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Anti-Woke: Has Gov Ron DeSantis Backed Down?

When the “Stop WOKE Act” was passed in February, legislation specialists said it is a way to limit the hours of non-curricular speaking that students can do.

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The “war on Woke ideology” has been Florida Governor Ron Desantis’ go-to strategy for raising his reputation inside the Republican party for months. The “Stop WOKE Act” actually put restrictions on how Black and people of color spoke about their past in schools and diversity in the workplace, despite a representative’s statements to the contrary. According to CNN, a district judge found on Thursday that the “Stop WOKE Act” violates the Fourteenth Amendment by impairing free speech and being “impermissibly vague.”

If the state chose to appeal the decision, the private employer section of the statute would be nullified, according to Tallahassee U.S. District Judge Mark Walker. Before this, employers were not allowed to have their staff take training that they considered to be teaching “personal responsibility” for historical wrongdoings because of someone’s race, color, sex, or national origin.

Judge Walker has experience preside over cases involving Florida’s ridiculous laws that target Black people. In March, he overturned portions of the state’s election law that restricted the use of ballot drop boxes, placed delivery restrictions on third-party voter registration organizations, and outlawed certain activities like providing food and water at or close to polling places. He is the same judge who overturned those provisions.

Judge Walker argued that it was hypocritical for Florida to impose what they believed to be the proper way to speak about race while restricting the speech of private enterprises and entities. He even went so far as to compare Florida to Stranger Things on Netflix, calling it a “First Amendment upside down.”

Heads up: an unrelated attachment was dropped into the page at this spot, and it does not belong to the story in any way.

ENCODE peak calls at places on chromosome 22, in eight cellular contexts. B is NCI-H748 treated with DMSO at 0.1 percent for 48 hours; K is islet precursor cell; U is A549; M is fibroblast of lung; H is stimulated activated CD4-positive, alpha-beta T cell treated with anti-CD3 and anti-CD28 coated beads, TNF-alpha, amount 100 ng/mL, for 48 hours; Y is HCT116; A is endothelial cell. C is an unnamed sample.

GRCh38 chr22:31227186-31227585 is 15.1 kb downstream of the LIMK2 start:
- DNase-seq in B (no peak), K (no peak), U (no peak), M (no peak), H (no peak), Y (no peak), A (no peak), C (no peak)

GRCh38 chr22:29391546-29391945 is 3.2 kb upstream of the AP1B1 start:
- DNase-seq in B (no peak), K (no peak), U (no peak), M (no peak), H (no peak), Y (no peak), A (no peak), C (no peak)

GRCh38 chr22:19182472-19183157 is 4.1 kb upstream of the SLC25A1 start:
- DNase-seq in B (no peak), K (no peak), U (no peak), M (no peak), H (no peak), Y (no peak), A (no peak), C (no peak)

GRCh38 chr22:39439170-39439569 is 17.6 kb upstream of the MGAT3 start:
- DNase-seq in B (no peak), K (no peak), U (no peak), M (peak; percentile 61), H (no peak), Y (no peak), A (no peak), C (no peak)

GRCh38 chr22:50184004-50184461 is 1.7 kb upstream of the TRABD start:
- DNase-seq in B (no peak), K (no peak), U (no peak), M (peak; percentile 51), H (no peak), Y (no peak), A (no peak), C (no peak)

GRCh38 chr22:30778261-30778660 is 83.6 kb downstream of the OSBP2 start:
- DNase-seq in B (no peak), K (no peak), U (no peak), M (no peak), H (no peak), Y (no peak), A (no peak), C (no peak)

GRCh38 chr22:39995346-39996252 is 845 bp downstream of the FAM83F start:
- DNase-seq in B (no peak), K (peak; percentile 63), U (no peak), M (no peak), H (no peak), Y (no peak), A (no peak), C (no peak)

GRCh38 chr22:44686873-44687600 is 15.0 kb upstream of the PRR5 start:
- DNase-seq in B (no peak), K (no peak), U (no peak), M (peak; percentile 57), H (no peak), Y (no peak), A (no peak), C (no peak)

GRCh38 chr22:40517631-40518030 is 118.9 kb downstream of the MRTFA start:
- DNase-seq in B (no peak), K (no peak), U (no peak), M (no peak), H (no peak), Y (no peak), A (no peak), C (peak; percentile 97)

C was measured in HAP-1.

Source: The Hill

The Obama-appointed judge said, “Normally, the First Amendment prohibits the state from burdening expression, whereas private actors may burden speech freely. However, it appears that the First Amendment does not apply in Florida, where the government is permitted to impose restrictions on expression. Let Florida present its case if it genuinely thinks that race no longer exists in our society. However, it cannot prevail in the debate by silencing its opponents. Because the IFA attacks ideas—not conduct—without cause, he wrote.

The “Stop WOKE Act’s” classroom provisions are being challenged in court by the ACLU and other advocacy organizations. There are already legal obstacles in the way of instructors who want to bring up racism with their students in 17 states that have passed “anti-Critical Race Theory” legislation. The desire for greater workplace inclusivity and the discussion of how particular groups have been impacted by a corporate culture that hasn’t benefited them are not examples of “woke brainwashing.” We must be able to discuss injustices and not brush them under the rug if we are to prevent them from occurring.